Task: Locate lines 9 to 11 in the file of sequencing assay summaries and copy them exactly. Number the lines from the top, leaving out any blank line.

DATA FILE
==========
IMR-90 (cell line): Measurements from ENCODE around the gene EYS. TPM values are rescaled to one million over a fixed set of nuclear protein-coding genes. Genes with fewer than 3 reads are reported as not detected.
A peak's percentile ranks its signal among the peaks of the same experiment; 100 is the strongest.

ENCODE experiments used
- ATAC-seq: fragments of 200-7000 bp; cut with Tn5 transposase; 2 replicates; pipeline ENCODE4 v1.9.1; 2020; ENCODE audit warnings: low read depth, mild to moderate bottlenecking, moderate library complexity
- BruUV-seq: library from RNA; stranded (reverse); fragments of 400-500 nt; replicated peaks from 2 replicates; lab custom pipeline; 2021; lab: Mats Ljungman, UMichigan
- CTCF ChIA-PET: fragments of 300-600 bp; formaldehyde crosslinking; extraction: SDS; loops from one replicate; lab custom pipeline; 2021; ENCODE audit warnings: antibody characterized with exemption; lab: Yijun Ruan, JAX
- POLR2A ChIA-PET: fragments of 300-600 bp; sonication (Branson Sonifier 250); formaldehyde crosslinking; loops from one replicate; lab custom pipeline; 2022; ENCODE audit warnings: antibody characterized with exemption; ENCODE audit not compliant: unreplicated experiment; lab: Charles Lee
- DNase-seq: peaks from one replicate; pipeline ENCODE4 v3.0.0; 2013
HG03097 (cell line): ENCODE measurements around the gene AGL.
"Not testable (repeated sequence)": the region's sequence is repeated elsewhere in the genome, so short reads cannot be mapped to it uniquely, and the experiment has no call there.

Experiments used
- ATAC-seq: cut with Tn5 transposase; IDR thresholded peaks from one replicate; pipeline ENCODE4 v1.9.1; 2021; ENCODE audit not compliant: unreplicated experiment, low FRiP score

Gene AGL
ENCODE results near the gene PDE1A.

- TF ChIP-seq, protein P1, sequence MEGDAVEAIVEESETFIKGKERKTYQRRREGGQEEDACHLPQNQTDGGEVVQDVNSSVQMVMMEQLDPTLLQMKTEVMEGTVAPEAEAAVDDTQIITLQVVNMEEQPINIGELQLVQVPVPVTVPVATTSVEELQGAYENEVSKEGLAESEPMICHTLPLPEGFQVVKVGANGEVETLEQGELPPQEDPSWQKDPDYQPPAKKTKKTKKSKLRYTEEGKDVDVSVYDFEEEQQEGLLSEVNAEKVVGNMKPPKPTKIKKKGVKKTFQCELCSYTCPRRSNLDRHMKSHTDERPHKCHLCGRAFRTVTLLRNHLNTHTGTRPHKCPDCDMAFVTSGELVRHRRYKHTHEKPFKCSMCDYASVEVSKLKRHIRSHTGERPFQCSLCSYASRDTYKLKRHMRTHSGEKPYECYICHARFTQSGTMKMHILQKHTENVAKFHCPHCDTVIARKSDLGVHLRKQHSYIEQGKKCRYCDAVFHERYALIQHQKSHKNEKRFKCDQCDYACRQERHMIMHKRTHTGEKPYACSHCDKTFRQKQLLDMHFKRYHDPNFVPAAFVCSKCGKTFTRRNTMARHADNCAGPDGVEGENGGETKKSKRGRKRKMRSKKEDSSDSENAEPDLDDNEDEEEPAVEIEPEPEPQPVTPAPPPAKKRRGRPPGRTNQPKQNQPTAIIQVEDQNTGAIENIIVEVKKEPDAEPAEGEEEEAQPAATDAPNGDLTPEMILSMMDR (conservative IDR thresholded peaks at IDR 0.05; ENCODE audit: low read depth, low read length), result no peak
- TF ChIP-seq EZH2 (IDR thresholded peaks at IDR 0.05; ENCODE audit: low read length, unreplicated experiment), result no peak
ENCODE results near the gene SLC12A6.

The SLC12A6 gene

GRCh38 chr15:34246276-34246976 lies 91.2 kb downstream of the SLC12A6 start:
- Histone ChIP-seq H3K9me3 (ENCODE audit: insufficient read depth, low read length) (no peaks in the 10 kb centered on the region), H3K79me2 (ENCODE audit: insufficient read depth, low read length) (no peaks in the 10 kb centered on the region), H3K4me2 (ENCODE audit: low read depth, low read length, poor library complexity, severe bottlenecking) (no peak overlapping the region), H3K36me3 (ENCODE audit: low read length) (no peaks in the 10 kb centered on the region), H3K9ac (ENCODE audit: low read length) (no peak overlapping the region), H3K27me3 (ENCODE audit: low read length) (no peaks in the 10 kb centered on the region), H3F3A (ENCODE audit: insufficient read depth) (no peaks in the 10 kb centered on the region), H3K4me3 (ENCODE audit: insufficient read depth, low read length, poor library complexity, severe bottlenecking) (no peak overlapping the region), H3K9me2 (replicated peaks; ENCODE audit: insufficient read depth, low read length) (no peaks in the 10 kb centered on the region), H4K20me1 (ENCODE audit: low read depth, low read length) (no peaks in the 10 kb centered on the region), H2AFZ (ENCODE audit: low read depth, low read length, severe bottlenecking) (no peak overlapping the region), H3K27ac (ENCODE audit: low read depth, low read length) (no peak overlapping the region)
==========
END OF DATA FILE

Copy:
HG03097 (cell line): ENCODE measurements around the gene AGL.
"Not testable (repeated sequence)": the region's sequence is repeated elsewhere in the genome, so short reads cannot be mapped to it uniquely, and the experiment has no call there.

Experiments used